The radical economic inequality of black working women in the urban North did not become apparent undl the early twentieth century. Before that fume, disproportionately large numbers of single and married black women worked for wages, but they and black men and white women were concentrated in essentially the same job category-domestic service. In a rough sense, all three groups were subjected to the same kinds of degrading working conditions characteristic of this form of employment. But as household conveniences and electricity lessened the need for elbow grease, new forms of business enterprise opened clerical and sales positions for white women. Commercial laundries gradually replaced laundresses, and personal service became increasingly associated with black women exclusively. For the most part, black female wage earners remained outside the expanding industrial economy, and the few who gained a foothold in factory work remained in the lowest-paying jobs. Despite the significant shift in white working women's options, the paid labor of black women exhibited striking continuity across space-urban areas in the North and South-and time-from the nineteenth to the early twentieth century.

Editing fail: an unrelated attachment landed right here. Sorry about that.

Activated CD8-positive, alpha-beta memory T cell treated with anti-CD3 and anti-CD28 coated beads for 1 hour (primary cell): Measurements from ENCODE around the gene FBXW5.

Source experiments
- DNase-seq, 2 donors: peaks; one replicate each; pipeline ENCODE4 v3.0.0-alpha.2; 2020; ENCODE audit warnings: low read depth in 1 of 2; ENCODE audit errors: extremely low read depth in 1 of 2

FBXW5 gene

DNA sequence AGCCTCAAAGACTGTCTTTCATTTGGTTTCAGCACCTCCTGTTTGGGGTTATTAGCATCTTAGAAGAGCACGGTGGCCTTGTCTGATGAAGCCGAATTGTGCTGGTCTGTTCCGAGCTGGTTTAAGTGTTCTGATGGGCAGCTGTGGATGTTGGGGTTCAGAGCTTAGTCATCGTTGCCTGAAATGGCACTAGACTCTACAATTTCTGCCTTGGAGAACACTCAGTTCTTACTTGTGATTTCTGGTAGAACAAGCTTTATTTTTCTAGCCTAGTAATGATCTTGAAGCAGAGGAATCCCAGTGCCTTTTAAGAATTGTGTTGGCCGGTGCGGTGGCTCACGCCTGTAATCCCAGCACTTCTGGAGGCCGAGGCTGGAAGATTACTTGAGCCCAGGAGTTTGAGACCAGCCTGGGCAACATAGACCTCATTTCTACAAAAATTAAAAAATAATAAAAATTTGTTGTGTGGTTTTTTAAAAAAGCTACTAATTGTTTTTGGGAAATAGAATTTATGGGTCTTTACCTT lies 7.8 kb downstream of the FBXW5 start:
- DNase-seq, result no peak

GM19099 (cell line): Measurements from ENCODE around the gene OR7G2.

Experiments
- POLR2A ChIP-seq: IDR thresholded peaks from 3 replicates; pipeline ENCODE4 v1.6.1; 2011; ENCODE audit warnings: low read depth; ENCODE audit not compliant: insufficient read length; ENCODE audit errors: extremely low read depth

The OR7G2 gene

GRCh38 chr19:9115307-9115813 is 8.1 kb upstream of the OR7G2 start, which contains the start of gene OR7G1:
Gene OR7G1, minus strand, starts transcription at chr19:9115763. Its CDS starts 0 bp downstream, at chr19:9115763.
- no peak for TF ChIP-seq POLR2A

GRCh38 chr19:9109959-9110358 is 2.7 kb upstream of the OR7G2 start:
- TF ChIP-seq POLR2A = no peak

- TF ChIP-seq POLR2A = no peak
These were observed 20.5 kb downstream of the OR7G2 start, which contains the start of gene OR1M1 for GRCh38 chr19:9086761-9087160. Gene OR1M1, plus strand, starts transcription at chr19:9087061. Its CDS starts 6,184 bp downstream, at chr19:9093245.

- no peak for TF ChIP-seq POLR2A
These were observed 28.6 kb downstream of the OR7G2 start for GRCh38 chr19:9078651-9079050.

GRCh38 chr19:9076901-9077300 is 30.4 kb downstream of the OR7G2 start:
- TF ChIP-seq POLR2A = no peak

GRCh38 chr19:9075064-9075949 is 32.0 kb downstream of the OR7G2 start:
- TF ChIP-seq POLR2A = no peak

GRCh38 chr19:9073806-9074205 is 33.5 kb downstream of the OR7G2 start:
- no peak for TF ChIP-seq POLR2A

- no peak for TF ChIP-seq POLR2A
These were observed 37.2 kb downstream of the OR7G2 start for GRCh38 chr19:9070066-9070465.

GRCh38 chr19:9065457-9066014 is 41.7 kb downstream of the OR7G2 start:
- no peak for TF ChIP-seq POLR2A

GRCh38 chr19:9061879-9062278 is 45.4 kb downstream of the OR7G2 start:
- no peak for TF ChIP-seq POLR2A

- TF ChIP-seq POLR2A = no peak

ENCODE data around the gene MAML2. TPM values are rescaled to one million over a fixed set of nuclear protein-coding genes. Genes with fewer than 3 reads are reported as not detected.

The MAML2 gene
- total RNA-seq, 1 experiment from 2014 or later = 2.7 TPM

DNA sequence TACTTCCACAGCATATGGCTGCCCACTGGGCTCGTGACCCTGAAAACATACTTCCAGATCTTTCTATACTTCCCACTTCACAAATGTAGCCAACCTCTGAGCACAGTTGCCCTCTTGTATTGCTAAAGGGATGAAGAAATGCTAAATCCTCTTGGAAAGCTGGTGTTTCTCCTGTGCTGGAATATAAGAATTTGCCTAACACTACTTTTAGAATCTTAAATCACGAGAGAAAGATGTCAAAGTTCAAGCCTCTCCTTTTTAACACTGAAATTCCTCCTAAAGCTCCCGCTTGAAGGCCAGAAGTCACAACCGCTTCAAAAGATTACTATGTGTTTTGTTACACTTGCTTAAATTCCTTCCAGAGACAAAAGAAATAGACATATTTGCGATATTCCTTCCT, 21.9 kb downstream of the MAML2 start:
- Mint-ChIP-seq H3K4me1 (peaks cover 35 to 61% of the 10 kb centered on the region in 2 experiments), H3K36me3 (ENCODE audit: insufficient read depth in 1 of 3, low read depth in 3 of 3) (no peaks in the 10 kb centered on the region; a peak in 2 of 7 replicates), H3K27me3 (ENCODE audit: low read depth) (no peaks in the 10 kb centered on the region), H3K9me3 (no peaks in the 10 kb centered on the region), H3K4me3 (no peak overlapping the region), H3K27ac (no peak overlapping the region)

Black women's gainful employment was related to their fathers' and husbands' job security. Beginning in the 1880s, the arrival of large numbers of Eastern Europeans had a profound impact on the type and numbers of positrons available to black men. Always only a tiny percentage of the total male population of any particular northern city, black men had never been able to dominate a single type of work; nevertheless, the displacement by successive waves of immigrant groups of black artisans, apartment house doormen, barbers, elevator operators, and waiters and cooks in expensive hotels was well underway by 1900.